Life & Letters

Correspondence

About this Item

Title: Walt Whitman to Louisa Van Velsor Whitman, 21 March [1873]

Date: March 21, 1873

Source: The transcription presented here is derived from Walt Whitman, The Correspondence, ed. Edwin Haviland Miller (New York: New York University Press, 1961–1977), 2:207. For a description of the editorial rationale behind our treatment of the correspondence, see our statement of editorial policy.

Location: The location of the original manuscript is unknown.

Whitman Archive ID: med.00418

Contributors to digital file: Janel Cayer, Kenneth M. Price, Elizabeth Lorang, Kathryn Kruger, Zachary King, and Eric Conrad




March 21, Friday noon.

Dearest mother,

I am still feeling on the gain to-day—I go out a little every day, & think I shall try to make a beginning at work in the office Monday or Tuesday—beginning by degrees—I got a letter from Jeff yesterday,1 very good—they seem to like Mr. & Mrs. Buckley's—Jeff has some extra work, making plans for new water works for Kansas City, Mo.—it is all the better—Mother, I suppose you got the letters I wrote Monday & Wednesday,2 this week—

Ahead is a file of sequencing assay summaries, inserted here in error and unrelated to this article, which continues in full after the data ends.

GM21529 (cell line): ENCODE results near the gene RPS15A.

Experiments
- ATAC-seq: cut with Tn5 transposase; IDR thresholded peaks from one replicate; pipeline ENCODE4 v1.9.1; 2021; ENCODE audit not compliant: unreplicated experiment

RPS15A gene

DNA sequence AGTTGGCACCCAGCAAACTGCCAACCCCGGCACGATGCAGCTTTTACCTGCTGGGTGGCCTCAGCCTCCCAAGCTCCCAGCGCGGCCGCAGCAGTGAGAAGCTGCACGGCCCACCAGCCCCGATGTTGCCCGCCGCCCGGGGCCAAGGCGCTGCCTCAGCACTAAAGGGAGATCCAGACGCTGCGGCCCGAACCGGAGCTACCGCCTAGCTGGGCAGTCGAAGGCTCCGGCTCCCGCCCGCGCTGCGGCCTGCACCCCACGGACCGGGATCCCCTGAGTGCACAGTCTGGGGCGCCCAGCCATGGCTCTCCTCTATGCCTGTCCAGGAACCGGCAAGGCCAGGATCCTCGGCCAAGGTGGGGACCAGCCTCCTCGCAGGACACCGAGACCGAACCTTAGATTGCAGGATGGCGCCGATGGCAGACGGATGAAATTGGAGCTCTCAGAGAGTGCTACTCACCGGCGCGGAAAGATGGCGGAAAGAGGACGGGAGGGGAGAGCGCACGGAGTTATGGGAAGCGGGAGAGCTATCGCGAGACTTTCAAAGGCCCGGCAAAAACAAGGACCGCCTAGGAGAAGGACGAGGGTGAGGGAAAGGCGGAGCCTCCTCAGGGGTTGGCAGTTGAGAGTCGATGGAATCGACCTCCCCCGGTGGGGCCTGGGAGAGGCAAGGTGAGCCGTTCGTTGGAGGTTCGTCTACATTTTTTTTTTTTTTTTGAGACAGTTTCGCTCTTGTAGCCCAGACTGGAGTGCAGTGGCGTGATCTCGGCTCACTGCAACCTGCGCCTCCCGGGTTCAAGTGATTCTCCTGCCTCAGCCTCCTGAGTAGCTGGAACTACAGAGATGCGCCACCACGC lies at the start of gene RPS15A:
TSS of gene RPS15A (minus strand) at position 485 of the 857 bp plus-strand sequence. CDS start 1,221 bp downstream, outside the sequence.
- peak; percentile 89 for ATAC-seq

It was dark and rainy here yesterday, but is pleasant to-day—I am going out a little this afternoon—I send you some more papers, to-day—mother, do you get the papers I send. Already you can see the grass looking green here, on the south side of buildings, & the willow trees are budding out slightly—Spring will soon be upon us—It is now noon, & I am sitting here in the room—Mrs. O'Connor has come in, first time in three days—Mammy dear, I hope you will have a pleasant Sundays—Love to you and Georgie & Lou & all.


Notes:

1. Whitman summarized in the next few lines the contents of Jeff's letter of March 16, 1873. [back]

2. In her reply on March 21, 1873, to the missing letter of March 19, 1873, Louisa Van Velsor Whitman complained of her lot: "i have many little things to put up with but we all have our annoyances, some one way and some another. george is good enough to me but he thinks and its all right he should that every thing Lou does is all right. . . . george is a good man but i dont think i ever saw any one so changed. he used to be so generous and free but now he is very saving, never goes out any where. so we go walter dear" (The Trent Collection of Whitmaniana, Duke University Rare Book, Manuscript, and Special Collections Library).  [back]


Comments?

Published Works | In Whitman's Hand | Life & Letters | Commentary | Resources | Pictures & Sound

Support the Archive | About the Archive

Distributed under a Creative Commons License. Ed Folsom & Kenneth M. Price, editors.